Illinois Solar for All is also supporting three distributed generation projects by Solar Sense in Champaign-Urbana — two 63-kilowatt installations on a neuroscience institute and a center for people with disabilities, and a 100-kilowatt installation on a childrens home. 

Community solar projects chosen as part of Illinois Solar for All include two projects developed by Solar Sense, at 20 and 33 kilowatts, aiming to benefit pregnant women and children affiliated with a hospital foundation in Champaign; a 2-megawatt project at a public housing complex in Rockford developed by Trajectory Energy Partners; and a 1,850-kilowatt installation by SunPower on a landfill in Urbana. 

“It’s so important we get distributed generation for low-income communities, public housing and environmental justice communities,” said Jon Carson, who co-founded Trajectory Energy Partners in Illinois after the Future Energy Jobs Act was passed. Trajectory submitted applications for 30 different community solar projects under the adjustable block grant program, but none were chosen in the lottery. 

 “We’ve been committed to Illinois Solar for All from the start of our company and now that we’ve had success in the first round, we are building out a pipeline for other programs,” he said. “We hope to make Rockford the first of many.”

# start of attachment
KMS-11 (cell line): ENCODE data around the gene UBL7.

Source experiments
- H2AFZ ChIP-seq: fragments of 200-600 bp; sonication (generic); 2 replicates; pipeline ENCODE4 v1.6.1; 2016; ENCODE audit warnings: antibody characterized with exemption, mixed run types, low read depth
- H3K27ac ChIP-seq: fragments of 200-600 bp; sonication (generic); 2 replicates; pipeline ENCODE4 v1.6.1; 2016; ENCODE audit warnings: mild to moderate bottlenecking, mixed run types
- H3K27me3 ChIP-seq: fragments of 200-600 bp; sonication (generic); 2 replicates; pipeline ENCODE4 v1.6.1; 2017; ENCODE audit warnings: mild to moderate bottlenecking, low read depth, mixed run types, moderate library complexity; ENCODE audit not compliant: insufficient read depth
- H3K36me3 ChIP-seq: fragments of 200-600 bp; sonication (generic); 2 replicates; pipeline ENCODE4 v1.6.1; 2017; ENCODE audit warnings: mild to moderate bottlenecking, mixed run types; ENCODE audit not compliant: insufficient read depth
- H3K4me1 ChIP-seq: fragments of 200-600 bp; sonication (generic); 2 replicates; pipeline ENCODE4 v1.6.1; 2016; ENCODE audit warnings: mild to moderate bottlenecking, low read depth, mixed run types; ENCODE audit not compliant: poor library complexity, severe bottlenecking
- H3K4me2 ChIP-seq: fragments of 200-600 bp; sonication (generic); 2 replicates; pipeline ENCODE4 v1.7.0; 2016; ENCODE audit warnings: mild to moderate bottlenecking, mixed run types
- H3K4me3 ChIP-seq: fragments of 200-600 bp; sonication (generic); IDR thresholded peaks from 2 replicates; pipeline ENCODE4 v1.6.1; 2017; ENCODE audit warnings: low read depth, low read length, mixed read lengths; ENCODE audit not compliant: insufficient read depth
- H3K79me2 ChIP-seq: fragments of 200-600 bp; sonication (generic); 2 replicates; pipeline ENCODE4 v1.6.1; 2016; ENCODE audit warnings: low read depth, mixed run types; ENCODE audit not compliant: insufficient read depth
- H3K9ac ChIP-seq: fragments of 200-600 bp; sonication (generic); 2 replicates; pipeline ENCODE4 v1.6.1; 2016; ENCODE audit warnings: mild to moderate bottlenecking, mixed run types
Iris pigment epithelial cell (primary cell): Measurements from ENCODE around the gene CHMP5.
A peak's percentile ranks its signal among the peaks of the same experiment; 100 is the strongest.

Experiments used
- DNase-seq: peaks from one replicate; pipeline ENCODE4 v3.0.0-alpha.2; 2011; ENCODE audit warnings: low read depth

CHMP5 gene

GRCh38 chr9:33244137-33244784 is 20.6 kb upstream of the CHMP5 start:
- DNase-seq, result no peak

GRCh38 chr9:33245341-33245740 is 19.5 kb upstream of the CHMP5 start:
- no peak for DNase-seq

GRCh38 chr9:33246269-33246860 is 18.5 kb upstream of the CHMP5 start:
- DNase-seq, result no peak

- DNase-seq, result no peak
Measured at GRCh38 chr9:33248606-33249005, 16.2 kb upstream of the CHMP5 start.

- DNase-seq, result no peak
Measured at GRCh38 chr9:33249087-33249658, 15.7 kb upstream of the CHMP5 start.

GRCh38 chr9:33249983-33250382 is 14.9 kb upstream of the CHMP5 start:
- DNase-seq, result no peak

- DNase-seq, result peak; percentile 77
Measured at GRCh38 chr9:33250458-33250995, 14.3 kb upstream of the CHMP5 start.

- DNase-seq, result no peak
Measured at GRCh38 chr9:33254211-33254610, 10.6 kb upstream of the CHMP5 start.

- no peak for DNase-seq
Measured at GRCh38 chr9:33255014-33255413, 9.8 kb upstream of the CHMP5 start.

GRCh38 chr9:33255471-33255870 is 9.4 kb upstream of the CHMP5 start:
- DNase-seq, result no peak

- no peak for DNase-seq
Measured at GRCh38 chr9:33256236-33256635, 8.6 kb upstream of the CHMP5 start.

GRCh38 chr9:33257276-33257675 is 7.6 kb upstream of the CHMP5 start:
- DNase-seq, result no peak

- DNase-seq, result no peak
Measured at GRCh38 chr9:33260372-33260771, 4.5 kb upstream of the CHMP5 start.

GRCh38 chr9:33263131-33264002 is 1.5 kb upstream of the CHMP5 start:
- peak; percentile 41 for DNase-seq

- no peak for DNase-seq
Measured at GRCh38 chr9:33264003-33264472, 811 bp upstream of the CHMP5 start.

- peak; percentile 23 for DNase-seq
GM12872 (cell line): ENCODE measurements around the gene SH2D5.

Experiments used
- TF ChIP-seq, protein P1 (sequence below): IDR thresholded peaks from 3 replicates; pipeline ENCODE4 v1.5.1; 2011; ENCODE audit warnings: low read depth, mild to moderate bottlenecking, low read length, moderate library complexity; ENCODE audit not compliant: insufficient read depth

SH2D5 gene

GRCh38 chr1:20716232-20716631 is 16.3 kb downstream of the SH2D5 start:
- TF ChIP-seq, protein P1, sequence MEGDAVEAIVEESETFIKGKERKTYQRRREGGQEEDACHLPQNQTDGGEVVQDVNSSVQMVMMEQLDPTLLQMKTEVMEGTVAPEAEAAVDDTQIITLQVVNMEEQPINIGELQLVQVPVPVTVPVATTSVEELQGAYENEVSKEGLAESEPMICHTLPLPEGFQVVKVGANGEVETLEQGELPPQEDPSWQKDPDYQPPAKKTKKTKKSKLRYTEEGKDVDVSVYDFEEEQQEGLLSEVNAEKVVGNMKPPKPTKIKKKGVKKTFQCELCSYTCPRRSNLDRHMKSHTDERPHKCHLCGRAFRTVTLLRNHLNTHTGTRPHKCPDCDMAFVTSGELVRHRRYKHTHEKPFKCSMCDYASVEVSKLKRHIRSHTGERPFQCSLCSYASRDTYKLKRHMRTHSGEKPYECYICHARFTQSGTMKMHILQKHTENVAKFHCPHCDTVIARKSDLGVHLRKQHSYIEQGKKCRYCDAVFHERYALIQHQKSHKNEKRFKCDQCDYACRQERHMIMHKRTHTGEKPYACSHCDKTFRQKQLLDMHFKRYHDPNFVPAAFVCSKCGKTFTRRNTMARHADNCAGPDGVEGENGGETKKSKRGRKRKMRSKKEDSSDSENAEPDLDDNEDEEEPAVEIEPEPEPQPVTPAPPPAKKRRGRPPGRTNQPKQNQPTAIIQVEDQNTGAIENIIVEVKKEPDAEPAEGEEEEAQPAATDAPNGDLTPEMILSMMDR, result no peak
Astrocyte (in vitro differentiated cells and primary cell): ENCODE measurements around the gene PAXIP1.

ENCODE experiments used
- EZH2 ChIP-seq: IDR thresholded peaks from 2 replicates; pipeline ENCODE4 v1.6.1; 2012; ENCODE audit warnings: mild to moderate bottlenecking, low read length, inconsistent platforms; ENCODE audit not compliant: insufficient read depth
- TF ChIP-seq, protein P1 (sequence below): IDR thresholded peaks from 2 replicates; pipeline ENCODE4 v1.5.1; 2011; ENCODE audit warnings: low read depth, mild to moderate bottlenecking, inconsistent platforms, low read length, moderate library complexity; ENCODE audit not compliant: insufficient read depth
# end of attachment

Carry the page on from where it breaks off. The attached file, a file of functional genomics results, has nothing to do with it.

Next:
A better bet

Illinois Solar for All’s community solar program received more applications than slots available. There was more availability than demand for the distributed generation portion of Illinois Solar for All, meant to incentivize behind-the-meter installations on nonprofit and public agencies serving low-income or environmental justice communities. In all, 45 applications were submitted and 12 projects chosen, according to Elevate Energy, the nonprofit organization that administers Illinois Solar for All. 

The community solar projects still need to find subscribers before building, and the installations must be energized within two years. Carson noted that he will work with the Rockford public housing authority and two local community organizations to recruit about 800 residential low-income subscribers. The housing authority itself will buy about 10% of the energy.